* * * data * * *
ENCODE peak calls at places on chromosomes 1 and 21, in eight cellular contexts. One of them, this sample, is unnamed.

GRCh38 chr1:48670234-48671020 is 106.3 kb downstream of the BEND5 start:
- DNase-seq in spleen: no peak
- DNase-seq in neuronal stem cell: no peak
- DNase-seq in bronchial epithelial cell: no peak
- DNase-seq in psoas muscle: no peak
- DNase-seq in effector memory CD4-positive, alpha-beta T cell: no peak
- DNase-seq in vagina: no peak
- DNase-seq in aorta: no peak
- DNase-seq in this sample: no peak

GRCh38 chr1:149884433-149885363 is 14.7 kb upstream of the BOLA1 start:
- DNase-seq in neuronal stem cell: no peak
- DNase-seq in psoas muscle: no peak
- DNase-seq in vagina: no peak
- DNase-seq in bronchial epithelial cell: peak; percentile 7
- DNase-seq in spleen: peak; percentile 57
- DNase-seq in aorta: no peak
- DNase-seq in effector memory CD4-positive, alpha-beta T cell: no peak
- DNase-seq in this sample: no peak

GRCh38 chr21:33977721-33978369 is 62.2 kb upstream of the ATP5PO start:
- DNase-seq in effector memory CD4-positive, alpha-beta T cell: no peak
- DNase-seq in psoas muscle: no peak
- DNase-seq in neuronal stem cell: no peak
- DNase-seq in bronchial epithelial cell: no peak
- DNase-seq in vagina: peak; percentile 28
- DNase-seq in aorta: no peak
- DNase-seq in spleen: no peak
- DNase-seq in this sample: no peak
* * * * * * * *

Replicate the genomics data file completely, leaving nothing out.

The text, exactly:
ENCODE peak calls at places on chromosomes 1 and 21, in eight cellular contexts. One of them, this sample, is unnamed.

GRCh38 chr1:48670234-48671020 is 106.3 kb downstream of the BEND5 start:
- DNase-seq in spleen: no peak
- DNase-seq in neuronal stem cell: no peak
- DNase-seq in bronchial epithelial cell: no peak
- DNase-seq in psoas muscle: no peak
- DNase-seq in effector memory CD4-positive, alpha-beta T cell: no peak
- DNase-seq in vagina: no peak
- DNase-seq in aorta: no peak
- DNase-seq in this sample: no peak

GRCh38 chr1:149884433-149885363 is 14.7 kb upstream of the BOLA1 start:
- DNase-seq in neuronal stem cell: no peak
- DNase-seq in psoas muscle: no peak
- DNase-seq in vagina: no peak
- DNase-seq in bronchial epithelial cell: peak; percentile 7
- DNase-seq in spleen: peak; percentile 57
- DNase-seq in aorta: no peak
- DNase-seq in effector memory CD4-positive, alpha-beta T cell: no peak
- DNase-seq in this sample: no peak

GRCh38 chr21:33977721-33978369 is 62.2 kb upstream of the ATP5PO start:
- DNase-seq in effector memory CD4-positive, alpha-beta T cell: no peak
- DNase-seq in psoas muscle: no peak
- DNase-seq in neuronal stem cell: no peak
- DNase-seq in bronchial epithelial cell: no peak
- DNase-seq in vagina: peak; percentile 28
- DNase-seq in aorta: no peak
- DNase-seq in spleen: no peak
- DNase-seq in this sample: no peak